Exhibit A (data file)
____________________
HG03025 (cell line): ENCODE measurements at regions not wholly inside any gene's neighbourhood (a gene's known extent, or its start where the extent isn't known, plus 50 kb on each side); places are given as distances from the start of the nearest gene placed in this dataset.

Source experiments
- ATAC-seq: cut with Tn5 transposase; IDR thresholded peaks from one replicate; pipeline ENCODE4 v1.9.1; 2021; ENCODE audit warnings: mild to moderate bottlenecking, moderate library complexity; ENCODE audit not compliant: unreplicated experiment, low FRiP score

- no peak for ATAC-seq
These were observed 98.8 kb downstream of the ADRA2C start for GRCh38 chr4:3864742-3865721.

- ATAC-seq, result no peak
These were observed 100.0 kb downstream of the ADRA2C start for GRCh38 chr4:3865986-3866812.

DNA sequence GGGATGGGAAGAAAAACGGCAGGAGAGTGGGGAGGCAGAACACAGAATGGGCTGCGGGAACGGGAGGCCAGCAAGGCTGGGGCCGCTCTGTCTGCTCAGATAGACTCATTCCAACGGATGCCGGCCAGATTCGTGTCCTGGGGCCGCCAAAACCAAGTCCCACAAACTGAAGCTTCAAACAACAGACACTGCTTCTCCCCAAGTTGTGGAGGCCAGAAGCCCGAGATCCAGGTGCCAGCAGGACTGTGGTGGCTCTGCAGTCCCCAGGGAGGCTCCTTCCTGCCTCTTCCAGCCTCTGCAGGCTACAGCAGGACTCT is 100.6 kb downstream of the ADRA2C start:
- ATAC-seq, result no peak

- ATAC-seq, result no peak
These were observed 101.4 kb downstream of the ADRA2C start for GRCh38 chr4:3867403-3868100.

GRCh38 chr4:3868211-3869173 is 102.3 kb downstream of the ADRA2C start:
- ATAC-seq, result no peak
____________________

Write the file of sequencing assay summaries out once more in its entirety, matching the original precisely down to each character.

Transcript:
HG03025 (cell line): ENCODE measurements at regions not wholly inside any gene's neighbourhood (a gene's known extent, or its start where the extent isn't known, plus 50 kb on each side); places are given as distances from the start of the nearest gene placed in this dataset.

Source experiments
- ATAC-seq: cut with Tn5 transposase; IDR thresholded peaks from one replicate; pipeline ENCODE4 v1.9.1; 2021; ENCODE audit warnings: mild to moderate bottlenecking, moderate library complexity; ENCODE audit not compliant: unreplicated experiment, low FRiP score

- no peak for ATAC-seq
These were observed 98.8 kb downstream of the ADRA2C start for GRCh38 chr4:3864742-3865721.

- ATAC-seq, result no peak
These were observed 100.0 kb downstream of the ADRA2C start for GRCh38 chr4:3865986-3866812.

DNA sequence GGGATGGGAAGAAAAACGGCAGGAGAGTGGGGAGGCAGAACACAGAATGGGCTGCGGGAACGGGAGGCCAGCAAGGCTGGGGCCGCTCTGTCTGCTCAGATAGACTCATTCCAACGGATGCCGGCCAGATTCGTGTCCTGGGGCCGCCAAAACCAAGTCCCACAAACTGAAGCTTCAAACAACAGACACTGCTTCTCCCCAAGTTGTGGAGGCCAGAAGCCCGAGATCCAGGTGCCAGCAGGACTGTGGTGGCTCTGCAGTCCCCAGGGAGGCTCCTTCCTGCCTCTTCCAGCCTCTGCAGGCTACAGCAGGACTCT is 100.6 kb downstream of the ADRA2C start:
- ATAC-seq, result no peak

- ATAC-seq, result no peak
These were observed 101.4 kb downstream of the ADRA2C start for GRCh38 chr4:3867403-3868100.

GRCh38 chr4:3868211-3869173 is 102.3 kb downstream of the ADRA2C start:
- ATAC-seq, result no peak